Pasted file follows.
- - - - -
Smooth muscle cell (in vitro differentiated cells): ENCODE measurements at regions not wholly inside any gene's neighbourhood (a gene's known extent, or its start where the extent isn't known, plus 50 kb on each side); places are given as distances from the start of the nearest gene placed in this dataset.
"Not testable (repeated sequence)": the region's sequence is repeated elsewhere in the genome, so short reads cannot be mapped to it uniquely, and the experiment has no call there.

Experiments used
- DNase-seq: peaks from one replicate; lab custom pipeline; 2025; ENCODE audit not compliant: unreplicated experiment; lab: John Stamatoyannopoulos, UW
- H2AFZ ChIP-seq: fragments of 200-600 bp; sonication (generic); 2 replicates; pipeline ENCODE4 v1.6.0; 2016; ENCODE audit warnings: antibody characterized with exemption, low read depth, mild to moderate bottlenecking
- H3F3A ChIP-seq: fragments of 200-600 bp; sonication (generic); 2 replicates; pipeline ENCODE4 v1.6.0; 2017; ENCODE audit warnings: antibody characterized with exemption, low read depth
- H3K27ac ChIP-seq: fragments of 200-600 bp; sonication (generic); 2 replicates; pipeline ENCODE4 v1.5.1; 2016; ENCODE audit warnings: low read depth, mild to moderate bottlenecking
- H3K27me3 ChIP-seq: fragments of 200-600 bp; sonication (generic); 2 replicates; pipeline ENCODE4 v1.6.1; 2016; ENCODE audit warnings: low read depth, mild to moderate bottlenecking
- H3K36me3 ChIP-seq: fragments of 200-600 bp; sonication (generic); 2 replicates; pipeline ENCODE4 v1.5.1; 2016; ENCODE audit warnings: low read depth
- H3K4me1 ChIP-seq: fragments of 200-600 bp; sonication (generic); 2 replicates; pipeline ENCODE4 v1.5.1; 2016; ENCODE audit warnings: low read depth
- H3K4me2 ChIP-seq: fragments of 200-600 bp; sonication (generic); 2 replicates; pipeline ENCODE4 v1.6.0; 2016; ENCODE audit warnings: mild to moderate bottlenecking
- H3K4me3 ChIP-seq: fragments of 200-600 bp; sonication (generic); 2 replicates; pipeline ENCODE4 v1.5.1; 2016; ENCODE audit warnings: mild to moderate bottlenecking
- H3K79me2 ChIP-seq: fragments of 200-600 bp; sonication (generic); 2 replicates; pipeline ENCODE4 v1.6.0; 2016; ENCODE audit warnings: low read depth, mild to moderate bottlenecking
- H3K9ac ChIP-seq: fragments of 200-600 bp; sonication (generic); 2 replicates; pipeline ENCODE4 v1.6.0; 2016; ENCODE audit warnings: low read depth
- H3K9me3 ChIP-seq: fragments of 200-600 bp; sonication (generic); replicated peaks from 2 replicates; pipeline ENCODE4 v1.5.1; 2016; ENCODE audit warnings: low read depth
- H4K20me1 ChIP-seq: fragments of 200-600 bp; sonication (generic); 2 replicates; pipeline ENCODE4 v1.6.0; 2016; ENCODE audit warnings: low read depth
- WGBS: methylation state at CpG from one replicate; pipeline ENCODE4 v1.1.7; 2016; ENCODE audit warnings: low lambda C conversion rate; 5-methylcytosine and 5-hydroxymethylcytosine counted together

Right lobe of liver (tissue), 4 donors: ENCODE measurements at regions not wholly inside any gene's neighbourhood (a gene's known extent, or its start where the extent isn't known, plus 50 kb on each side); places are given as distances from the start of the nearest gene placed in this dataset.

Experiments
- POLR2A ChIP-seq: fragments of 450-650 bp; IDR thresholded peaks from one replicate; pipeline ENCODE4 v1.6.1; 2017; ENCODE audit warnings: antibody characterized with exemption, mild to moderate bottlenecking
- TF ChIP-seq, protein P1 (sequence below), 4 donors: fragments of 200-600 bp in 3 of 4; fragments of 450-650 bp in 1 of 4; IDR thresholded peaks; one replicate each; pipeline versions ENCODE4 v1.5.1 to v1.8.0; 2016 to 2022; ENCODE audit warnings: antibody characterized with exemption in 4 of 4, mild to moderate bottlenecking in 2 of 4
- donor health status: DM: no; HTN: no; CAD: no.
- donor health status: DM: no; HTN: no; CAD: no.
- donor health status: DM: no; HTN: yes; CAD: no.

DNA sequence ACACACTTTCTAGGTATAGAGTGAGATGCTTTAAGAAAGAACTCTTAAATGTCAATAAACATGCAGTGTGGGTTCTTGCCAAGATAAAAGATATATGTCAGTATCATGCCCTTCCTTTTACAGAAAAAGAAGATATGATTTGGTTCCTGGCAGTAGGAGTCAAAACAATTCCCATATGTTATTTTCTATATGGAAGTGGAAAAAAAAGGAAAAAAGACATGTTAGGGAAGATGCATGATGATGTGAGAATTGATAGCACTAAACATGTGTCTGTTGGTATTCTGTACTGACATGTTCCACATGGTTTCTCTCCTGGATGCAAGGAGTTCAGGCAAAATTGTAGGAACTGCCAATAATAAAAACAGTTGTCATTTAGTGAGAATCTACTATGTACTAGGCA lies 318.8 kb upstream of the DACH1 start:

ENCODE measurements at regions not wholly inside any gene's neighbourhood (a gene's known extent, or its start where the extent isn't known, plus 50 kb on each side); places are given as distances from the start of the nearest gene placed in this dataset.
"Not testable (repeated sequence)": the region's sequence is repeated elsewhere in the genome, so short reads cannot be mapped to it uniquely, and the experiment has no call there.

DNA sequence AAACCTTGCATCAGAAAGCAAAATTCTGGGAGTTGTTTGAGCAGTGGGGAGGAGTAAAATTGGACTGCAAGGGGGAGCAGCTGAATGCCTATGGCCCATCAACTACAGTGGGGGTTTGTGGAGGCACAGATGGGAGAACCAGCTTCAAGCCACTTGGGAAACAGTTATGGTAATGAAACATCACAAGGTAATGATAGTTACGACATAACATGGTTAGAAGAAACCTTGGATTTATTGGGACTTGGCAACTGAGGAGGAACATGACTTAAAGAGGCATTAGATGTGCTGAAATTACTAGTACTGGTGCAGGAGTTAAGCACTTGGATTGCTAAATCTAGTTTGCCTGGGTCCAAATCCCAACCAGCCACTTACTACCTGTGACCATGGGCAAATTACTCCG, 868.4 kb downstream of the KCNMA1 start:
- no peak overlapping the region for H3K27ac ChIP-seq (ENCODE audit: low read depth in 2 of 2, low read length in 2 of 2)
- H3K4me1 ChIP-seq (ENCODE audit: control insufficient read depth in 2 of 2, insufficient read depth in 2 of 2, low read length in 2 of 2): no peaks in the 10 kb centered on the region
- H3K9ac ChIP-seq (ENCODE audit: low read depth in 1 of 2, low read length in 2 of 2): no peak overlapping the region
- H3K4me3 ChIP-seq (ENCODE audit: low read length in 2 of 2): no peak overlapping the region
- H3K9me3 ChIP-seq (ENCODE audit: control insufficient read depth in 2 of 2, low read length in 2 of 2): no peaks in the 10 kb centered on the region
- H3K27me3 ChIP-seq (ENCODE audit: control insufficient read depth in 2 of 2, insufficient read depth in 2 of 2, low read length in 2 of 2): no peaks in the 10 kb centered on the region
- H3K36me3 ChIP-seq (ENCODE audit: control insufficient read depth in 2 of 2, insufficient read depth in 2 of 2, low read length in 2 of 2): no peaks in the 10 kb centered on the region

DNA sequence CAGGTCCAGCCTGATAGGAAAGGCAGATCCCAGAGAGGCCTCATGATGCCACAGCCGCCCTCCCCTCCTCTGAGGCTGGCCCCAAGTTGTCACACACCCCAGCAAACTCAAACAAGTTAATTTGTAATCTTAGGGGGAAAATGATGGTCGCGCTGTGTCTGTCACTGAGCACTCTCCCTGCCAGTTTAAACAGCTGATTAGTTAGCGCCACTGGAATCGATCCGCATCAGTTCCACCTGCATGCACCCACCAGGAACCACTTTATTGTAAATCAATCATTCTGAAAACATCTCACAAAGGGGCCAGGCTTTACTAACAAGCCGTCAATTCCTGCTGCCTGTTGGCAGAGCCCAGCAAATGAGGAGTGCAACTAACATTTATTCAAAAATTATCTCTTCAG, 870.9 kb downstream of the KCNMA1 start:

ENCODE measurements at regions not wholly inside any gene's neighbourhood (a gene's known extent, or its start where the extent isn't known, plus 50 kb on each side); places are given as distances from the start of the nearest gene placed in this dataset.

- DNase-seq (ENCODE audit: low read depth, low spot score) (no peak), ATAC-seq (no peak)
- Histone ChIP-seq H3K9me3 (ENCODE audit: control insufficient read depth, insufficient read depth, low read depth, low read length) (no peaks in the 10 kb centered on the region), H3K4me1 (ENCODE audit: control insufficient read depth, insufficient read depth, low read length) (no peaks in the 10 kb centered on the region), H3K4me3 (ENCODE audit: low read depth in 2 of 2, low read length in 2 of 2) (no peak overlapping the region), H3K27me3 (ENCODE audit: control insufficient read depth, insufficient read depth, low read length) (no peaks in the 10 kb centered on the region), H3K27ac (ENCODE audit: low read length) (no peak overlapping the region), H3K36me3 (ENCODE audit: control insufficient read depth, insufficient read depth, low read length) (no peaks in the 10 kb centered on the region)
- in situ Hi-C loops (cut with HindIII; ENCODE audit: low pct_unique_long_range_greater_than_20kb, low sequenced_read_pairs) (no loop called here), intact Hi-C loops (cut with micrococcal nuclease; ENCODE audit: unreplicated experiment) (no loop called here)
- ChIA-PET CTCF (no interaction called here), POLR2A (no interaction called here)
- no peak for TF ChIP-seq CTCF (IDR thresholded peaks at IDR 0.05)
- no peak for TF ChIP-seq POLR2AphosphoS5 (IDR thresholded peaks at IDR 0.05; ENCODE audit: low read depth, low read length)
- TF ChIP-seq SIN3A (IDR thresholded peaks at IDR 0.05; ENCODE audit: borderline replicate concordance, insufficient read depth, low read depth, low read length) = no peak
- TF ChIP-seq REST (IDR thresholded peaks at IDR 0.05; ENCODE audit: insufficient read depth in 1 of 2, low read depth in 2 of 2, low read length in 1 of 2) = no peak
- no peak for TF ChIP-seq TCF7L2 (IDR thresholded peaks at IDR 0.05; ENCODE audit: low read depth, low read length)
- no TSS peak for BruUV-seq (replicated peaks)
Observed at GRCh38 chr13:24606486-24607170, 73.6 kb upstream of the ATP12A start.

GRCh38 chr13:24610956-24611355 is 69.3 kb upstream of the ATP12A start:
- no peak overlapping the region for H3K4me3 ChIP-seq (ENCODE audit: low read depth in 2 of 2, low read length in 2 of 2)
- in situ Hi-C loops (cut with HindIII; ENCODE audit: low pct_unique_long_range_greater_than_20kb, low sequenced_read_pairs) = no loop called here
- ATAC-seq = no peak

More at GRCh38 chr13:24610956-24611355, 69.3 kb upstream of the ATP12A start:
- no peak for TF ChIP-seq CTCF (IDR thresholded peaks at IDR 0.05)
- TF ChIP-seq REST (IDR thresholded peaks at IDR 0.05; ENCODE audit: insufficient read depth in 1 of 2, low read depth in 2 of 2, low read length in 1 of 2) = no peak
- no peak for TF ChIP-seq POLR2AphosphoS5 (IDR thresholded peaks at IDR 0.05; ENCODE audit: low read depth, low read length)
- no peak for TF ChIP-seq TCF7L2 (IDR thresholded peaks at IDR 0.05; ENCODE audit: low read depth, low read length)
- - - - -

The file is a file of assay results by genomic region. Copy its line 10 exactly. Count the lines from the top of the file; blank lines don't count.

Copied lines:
- H3K4me1 ChIP-seq: fragments of 200-600 bp; sonication (generic); 2 replicates; pipeline ENCODE4 v1.5.1; 2016; ENCODE audit warnings: low read depth